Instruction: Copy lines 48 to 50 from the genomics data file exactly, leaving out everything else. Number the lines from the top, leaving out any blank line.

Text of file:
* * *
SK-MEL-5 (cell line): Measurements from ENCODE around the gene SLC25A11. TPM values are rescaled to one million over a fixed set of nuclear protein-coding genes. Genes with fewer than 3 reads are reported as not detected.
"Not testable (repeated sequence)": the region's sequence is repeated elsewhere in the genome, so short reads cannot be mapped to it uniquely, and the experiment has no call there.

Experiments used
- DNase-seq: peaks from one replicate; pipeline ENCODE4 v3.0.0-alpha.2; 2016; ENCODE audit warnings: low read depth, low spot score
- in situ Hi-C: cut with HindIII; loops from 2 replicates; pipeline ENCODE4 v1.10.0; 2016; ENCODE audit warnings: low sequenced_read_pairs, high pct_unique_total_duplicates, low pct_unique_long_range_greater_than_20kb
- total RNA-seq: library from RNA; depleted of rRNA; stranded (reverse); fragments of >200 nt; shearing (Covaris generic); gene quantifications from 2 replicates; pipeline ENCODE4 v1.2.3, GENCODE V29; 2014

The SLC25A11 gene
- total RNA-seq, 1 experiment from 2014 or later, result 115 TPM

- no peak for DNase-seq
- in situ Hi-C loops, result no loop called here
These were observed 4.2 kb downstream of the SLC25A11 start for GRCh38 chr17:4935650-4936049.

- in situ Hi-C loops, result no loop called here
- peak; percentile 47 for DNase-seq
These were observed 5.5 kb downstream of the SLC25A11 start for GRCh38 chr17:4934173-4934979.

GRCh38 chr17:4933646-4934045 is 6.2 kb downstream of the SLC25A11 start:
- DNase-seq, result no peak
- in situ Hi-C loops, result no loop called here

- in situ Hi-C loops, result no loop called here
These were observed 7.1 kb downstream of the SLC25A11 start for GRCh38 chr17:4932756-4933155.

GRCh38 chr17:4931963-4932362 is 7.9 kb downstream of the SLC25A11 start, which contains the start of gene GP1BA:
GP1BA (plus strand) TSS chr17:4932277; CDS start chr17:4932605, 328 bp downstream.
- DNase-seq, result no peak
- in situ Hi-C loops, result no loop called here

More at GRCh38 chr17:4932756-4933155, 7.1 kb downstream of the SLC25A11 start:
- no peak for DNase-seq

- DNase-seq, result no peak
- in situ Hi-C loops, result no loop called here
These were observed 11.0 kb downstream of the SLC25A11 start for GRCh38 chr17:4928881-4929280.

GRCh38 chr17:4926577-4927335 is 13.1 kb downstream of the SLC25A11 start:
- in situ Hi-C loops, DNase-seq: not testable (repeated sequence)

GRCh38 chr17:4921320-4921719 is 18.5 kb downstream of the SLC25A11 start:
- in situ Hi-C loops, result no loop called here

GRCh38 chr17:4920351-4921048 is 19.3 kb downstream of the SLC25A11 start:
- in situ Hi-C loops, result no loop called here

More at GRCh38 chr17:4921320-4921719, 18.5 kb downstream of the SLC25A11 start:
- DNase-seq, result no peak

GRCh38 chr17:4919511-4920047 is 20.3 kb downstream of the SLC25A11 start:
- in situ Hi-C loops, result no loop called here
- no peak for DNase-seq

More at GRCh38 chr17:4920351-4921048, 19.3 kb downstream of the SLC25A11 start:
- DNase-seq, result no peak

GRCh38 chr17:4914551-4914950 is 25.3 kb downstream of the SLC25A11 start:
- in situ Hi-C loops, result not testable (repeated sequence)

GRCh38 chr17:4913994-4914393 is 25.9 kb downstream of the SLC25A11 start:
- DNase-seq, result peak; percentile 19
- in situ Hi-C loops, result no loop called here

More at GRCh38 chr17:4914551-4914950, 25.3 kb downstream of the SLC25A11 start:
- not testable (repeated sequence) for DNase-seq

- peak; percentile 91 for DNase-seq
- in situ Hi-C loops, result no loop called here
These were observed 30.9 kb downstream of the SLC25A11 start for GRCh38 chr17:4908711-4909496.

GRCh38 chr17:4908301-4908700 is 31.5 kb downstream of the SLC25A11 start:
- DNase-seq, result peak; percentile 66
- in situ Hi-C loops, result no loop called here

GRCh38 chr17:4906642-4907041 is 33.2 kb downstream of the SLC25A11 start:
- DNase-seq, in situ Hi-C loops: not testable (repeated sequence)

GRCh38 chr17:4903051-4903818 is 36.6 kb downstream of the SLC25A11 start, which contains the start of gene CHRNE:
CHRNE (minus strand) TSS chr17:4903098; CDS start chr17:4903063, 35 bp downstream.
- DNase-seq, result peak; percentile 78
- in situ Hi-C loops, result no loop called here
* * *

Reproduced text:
- not testable (repeated sequence) for DNase-seq

- peak; percentile 91 for DNase-seq
- in situ Hi-C loops, result no loop called here